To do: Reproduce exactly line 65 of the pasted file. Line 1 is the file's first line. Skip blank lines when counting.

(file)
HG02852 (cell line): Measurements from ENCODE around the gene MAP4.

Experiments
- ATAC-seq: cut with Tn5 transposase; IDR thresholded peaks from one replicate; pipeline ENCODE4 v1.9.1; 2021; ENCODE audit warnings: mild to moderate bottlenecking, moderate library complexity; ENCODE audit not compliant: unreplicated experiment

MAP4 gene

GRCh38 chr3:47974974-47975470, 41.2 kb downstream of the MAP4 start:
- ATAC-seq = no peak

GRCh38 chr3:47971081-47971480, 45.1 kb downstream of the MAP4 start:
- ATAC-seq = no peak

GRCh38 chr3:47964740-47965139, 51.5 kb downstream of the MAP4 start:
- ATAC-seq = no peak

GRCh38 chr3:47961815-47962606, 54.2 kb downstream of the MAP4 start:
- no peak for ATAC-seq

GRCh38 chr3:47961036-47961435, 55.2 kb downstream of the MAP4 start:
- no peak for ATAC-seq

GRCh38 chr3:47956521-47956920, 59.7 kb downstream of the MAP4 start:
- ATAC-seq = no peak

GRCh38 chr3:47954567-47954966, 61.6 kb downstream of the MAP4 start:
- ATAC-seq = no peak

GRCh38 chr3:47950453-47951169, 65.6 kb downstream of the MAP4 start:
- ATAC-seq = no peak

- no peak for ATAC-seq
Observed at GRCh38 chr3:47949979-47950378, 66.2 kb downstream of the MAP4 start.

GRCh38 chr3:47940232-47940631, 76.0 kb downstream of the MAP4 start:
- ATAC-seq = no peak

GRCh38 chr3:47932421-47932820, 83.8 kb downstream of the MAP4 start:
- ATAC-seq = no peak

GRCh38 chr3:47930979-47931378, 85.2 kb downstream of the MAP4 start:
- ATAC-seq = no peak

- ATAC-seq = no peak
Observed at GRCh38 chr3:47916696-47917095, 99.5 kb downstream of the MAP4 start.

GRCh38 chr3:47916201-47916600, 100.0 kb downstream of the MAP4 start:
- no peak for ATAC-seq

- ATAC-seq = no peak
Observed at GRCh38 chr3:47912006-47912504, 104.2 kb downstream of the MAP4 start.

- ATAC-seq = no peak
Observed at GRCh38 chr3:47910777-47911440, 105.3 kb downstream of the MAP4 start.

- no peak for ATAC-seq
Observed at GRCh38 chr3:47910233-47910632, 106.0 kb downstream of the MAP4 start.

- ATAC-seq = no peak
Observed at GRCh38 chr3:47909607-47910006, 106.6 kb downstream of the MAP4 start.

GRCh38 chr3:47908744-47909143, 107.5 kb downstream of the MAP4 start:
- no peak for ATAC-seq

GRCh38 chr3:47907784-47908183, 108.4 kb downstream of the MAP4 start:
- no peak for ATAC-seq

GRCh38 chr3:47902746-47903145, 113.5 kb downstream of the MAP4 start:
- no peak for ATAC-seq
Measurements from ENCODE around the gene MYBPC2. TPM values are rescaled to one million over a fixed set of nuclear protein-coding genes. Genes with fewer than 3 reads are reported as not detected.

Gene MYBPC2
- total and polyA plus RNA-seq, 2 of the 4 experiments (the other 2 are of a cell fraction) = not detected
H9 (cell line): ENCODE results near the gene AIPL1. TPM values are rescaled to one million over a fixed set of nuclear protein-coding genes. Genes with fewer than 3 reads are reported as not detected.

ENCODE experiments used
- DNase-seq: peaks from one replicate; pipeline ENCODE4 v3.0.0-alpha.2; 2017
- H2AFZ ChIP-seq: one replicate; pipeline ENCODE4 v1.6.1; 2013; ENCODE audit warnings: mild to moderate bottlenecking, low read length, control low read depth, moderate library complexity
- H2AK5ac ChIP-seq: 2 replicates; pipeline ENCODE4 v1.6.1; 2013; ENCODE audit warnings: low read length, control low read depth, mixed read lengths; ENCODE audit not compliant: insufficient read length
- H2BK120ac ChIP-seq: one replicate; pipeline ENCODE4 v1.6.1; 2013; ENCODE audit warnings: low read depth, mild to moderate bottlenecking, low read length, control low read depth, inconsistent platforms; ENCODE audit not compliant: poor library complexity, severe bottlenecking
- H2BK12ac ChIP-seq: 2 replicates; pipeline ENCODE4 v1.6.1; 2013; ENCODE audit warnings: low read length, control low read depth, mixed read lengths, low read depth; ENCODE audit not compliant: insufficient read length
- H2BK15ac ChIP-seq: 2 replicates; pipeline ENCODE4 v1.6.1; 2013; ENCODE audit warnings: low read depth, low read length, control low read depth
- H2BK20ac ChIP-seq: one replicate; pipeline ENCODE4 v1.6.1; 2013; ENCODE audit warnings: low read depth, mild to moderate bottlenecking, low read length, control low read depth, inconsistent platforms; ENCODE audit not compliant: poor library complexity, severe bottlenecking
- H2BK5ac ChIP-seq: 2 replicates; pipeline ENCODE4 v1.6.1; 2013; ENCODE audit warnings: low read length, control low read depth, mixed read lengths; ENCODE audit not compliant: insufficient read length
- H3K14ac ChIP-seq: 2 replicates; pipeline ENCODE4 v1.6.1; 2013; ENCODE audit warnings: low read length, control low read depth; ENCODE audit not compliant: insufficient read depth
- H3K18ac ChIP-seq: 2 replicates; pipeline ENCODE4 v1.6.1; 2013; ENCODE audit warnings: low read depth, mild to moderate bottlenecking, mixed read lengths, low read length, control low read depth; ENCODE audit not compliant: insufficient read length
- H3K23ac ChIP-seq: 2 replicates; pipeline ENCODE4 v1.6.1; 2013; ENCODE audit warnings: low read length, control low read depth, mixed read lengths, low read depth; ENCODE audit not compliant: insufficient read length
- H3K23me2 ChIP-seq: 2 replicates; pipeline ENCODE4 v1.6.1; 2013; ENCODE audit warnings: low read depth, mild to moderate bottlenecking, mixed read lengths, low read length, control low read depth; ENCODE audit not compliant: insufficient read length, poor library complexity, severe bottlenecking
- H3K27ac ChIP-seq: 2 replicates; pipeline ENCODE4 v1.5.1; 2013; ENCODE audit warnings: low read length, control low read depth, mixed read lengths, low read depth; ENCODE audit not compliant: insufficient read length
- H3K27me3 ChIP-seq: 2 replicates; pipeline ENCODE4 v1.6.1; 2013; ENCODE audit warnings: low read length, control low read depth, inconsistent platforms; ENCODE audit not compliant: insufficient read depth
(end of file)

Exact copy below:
- H3K27me3 ChIP-seq: 2 replicates; pipeline ENCODE4 v1.6.1; 2013; ENCODE audit warnings: low read length, control low read depth, inconsistent platforms; ENCODE audit not compliant: insufficient read depth